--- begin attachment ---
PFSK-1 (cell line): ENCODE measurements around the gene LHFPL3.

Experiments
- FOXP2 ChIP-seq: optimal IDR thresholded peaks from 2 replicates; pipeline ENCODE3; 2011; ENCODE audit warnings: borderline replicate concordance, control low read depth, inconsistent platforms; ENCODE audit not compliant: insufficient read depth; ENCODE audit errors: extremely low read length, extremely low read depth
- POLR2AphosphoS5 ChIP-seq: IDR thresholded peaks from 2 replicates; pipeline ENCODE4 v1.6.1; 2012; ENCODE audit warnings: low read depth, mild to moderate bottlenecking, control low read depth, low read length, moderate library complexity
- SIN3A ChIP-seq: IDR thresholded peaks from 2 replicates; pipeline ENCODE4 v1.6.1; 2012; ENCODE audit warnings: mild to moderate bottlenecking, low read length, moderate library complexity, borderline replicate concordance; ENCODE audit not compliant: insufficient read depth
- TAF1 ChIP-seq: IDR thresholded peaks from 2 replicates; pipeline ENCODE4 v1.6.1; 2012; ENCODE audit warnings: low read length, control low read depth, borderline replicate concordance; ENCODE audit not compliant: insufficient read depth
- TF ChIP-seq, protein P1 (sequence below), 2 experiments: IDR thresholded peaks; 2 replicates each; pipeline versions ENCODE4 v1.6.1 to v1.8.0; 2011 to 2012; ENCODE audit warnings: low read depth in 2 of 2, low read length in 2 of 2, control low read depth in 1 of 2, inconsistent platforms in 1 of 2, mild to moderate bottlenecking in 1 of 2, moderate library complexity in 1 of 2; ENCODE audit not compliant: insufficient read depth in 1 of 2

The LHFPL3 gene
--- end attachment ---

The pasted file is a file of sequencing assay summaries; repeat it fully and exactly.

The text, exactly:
PFSK-1 (cell line): ENCODE measurements around the gene LHFPL3.

Experiments
- FOXP2 ChIP-seq: optimal IDR thresholded peaks from 2 replicates; pipeline ENCODE3; 2011; ENCODE audit warnings: borderline replicate concordance, control low read depth, inconsistent platforms; ENCODE audit not compliant: insufficient read depth; ENCODE audit errors: extremely low read length, extremely low read depth
- POLR2AphosphoS5 ChIP-seq: IDR thresholded peaks from 2 replicates; pipeline ENCODE4 v1.6.1; 2012; ENCODE audit warnings: low read depth, mild to moderate bottlenecking, control low read depth, low read length, moderate library complexity
- SIN3A ChIP-seq: IDR thresholded peaks from 2 replicates; pipeline ENCODE4 v1.6.1; 2012; ENCODE audit warnings: mild to moderate bottlenecking, low read length, moderate library complexity, borderline replicate concordance; ENCODE audit not compliant: insufficient read depth
- TAF1 ChIP-seq: IDR thresholded peaks from 2 replicates; pipeline ENCODE4 v1.6.1; 2012; ENCODE audit warnings: low read length, control low read depth, borderline replicate concordance; ENCODE audit not compliant: insufficient read depth
- TF ChIP-seq, protein P1 (sequence below), 2 experiments: IDR thresholded peaks; 2 replicates each; pipeline versions ENCODE4 v1.6.1 to v1.8.0; 2011 to 2012; ENCODE audit warnings: low read depth in 2 of 2, low read length in 2 of 2, control low read depth in 1 of 2, inconsistent platforms in 1 of 2, mild to moderate bottlenecking in 1 of 2, moderate library complexity in 1 of 2; ENCODE audit not compliant: insufficient read depth in 1 of 2

The LHFPL3 gene